Students from disadvantaged communities will be left with the choice of emigration or the dole instead of increased job prospects because of a €12m budget cut, opposition parties have warned Education Minister Ruairi Quinn.
The claims come as he and Tánaiste Eamon Gilmore plan a major announcement with Fás this morning about training places for the long-term unemployed.
Sinn Féin education spokesman Jonathan O’Brien said the reality of the cuts to staffing in the further education and post-Leaving Certificate (PLC) sector was an end to the only chance many young people leaving school in disadvantaged communities would have of training for work.
“In my own community of Knocknaheeny, where big numbers do the Leaving Certificate Applied, further education is a lifeline for those young people who have no other options after school. But if this goes ahead, they could lose a number of teachers at Terence MacSwiney Community College’s further education courses, which should be increasing intake instead.”
Mr O’Brien said the minister should reverse this cut if he was serious about tackling youth unemployment, or young people will have to choose either the dole or getting on a plane.
“There are plenty ways he could have found the €3m next year of €12m a year, he did nothing to tackle the high pay of big numbers in higher education, or he could have done more to take money from fee-paying schools that can absorb the kind of cut that further education colleges can’t.”
Mr Quinn last week told representatives of the vocational education committees (VECs), which run most further education courses, that it was up to them to find ways to minimise the impact on course provision. His 2013 budget sets out an increase in pupil-teacher ratios in the PLC sector from 17:1 to 19:1.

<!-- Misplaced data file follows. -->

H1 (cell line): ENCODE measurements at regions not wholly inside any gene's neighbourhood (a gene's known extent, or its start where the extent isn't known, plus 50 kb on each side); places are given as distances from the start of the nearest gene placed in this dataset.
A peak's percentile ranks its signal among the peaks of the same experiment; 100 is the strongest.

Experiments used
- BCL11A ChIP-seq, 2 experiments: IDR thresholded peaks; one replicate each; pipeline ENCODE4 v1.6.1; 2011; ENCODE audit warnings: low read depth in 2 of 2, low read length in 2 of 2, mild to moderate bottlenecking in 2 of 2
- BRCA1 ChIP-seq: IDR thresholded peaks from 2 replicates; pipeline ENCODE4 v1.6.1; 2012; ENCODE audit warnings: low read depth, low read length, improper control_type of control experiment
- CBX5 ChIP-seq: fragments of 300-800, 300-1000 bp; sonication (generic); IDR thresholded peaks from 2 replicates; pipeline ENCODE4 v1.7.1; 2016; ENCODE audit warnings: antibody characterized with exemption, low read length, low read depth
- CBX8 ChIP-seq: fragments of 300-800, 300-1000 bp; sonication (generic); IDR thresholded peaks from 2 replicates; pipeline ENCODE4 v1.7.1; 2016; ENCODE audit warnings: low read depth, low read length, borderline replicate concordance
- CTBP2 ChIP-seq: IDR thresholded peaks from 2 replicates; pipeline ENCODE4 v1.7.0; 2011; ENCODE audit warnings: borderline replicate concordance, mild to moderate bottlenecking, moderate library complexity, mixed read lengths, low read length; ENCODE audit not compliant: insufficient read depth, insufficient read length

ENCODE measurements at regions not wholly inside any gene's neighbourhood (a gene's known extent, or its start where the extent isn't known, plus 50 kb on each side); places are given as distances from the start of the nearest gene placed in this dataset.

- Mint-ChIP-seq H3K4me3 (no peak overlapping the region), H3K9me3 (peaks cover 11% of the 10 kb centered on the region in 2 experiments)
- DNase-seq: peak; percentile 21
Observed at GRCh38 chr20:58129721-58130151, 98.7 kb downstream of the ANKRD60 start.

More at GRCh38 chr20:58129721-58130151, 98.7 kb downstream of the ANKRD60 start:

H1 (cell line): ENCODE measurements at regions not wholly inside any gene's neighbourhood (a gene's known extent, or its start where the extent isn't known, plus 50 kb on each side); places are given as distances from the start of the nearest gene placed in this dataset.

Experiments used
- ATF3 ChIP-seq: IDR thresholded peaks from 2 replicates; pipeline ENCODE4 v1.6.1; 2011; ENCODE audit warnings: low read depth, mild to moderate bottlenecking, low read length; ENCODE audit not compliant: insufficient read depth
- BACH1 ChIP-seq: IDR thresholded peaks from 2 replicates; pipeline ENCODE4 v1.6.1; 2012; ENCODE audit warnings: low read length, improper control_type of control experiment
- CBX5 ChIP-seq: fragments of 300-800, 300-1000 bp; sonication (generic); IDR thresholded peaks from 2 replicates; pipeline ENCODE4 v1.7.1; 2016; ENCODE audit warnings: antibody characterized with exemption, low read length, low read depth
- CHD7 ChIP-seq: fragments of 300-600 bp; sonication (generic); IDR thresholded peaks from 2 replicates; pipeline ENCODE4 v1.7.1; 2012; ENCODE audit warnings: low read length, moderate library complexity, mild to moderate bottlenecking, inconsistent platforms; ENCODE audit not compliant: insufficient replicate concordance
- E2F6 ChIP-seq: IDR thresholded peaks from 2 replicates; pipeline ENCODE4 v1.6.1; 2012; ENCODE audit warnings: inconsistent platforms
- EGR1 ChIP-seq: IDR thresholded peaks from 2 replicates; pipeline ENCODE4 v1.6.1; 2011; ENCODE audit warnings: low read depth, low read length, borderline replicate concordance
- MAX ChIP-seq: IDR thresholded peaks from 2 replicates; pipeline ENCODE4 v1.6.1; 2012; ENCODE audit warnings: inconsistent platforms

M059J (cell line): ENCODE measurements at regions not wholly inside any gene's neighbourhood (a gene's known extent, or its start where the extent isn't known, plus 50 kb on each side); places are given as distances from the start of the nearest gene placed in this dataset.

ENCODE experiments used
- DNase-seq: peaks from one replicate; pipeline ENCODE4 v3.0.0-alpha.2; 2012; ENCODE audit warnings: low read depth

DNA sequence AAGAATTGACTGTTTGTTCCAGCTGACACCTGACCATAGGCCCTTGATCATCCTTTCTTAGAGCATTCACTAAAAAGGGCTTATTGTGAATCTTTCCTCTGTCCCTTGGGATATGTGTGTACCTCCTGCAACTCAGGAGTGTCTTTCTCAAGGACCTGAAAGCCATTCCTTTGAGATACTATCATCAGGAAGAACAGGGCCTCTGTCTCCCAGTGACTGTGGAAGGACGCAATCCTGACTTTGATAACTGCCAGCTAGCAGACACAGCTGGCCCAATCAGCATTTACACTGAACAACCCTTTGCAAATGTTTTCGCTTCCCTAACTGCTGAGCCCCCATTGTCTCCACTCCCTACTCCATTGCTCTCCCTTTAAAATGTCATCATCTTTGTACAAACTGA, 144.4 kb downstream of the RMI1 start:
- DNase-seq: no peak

Fianna Fáil education spokesman Charlie McConalogue said there was understandable uproar over last year’s cuts to disadvantaged schools that were later reversed, but Mr Quinn had once again targeted the most disadvantaged students.
“These are second-chance learners who are, for the most part, unemployed or from very disadvantaged backgrounds,” he said.
The country’s largest further education provider, Cork College of Commerce, said it would have no choice but to cut many specialist courses if teachers were made redundant. Principal Helen Ryan said it had 1,835 post-Leaving Certificate (PLC) students learning 150 subjects ranging from theatrical makeup and pastry to accounting and computer programming.
“To describe it as an increase in the pupil-teacher ratio hides the truth, this does not mean we will have two more students in each classroom,” she said. “The cut really means that we lose over 10% of our teaching staffing hours and that actually means we lose 22 essential teachers by next September. It translates to 50 [part-time] teachers across the whole Cork VEC scheme.”
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